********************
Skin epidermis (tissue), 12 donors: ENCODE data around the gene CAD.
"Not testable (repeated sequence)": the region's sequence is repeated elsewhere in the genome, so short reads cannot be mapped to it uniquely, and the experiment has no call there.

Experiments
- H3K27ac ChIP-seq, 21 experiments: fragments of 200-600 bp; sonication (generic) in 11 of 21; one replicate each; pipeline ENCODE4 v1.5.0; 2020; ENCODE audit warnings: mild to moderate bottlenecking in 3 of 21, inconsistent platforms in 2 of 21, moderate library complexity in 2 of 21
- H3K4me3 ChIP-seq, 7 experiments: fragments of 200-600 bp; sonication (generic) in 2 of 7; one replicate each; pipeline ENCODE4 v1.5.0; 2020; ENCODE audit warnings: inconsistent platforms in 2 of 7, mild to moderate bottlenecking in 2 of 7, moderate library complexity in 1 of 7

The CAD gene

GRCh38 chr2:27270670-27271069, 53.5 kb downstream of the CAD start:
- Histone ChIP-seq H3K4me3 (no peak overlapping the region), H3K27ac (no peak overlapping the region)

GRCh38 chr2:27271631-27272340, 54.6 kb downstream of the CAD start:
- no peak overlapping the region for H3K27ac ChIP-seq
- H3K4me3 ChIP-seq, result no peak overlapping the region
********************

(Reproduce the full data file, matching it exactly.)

Skin epidermis (tissue), 12 donors: ENCODE data around the gene CAD.
"Not testable (repeated sequence)": the region's sequence is repeated elsewhere in the genome, so short reads cannot be mapped to it uniquely, and the experiment has no call there.

Experiments
- H3K27ac ChIP-seq, 21 experiments: fragments of 200-600 bp; sonication (generic) in 11 of 21; one replicate each; pipeline ENCODE4 v1.5.0; 2020; ENCODE audit warnings: mild to moderate bottlenecking in 3 of 21, inconsistent platforms in 2 of 21, moderate library complexity in 2 of 21
- H3K4me3 ChIP-seq, 7 experiments: fragments of 200-600 bp; sonication (generic) in 2 of 7; one replicate each; pipeline ENCODE4 v1.5.0; 2020; ENCODE audit warnings: inconsistent platforms in 2 of 7, mild to moderate bottlenecking in 2 of 7, moderate library complexity in 1 of 7

The CAD gene

GRCh38 chr2:27270670-27271069, 53.5 kb downstream of the CAD start:
- Histone ChIP-seq H3K4me3 (no peak overlapping the region), H3K27ac (no peak overlapping the region)

GRCh38 chr2:27271631-27272340, 54.6 kb downstream of the CAD start:
- no peak overlapping the region for H3K27ac ChIP-seq
- H3K4me3 ChIP-seq, result no peak overlapping the region